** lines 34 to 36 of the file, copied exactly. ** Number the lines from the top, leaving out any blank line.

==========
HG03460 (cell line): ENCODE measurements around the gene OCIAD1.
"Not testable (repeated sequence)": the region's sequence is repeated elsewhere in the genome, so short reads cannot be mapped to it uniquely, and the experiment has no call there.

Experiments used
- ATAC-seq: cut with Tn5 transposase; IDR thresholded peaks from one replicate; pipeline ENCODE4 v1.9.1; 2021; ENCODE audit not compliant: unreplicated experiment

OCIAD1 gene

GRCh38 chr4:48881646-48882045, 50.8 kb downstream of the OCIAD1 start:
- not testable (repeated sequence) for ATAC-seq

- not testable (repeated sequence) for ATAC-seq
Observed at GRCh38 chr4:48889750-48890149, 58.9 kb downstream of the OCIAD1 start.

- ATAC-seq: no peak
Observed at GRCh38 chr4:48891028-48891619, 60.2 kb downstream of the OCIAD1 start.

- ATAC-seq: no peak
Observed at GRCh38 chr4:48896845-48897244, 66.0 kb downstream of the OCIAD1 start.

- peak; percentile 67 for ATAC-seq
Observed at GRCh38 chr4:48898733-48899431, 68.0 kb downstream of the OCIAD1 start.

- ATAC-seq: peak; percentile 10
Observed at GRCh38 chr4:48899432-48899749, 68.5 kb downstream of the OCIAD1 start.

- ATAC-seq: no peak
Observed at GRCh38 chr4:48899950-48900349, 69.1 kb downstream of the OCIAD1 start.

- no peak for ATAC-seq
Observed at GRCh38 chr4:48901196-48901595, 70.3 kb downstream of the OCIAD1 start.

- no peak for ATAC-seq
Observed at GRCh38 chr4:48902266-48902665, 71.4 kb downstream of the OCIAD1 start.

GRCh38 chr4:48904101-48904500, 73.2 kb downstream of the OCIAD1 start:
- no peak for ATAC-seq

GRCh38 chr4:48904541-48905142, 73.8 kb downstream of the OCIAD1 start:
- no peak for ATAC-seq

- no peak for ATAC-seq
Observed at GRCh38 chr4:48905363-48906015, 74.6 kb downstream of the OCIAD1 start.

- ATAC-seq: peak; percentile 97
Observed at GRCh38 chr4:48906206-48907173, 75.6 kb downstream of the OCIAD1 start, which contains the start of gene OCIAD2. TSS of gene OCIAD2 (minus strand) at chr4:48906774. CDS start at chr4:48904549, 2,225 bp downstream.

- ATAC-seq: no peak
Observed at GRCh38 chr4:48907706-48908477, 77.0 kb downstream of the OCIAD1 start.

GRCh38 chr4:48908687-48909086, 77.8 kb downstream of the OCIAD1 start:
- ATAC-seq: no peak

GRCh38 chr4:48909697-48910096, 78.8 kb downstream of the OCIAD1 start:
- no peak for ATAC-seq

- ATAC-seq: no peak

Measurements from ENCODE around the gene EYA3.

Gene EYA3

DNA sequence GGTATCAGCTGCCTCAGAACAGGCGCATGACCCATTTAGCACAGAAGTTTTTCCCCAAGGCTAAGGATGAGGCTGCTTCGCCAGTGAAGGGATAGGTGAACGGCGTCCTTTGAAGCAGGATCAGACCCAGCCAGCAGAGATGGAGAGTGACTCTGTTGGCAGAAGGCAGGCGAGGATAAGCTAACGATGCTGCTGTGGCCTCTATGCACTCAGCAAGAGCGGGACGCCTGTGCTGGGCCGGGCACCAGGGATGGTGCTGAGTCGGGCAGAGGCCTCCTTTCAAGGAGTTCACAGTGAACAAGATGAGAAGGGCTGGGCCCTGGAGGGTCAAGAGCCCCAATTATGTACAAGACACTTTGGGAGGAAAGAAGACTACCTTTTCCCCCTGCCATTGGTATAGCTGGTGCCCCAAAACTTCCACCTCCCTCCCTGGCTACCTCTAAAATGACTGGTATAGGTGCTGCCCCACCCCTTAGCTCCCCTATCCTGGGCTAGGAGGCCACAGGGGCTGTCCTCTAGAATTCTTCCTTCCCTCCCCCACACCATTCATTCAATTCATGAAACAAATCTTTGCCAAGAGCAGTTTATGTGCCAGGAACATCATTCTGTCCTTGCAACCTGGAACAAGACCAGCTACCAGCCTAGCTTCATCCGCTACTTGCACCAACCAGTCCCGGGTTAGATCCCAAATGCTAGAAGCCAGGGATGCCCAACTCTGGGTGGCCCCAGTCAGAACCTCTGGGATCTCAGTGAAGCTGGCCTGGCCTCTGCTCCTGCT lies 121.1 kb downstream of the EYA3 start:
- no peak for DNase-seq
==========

GRCh38 chr4:48908687-48909086, 77.8 kb downstream of the OCIAD1 start:
- ATAC-seq: no peak

GRCh38 chr4:48909697-48910096, 78.8 kb downstream of the OCIAD1 start: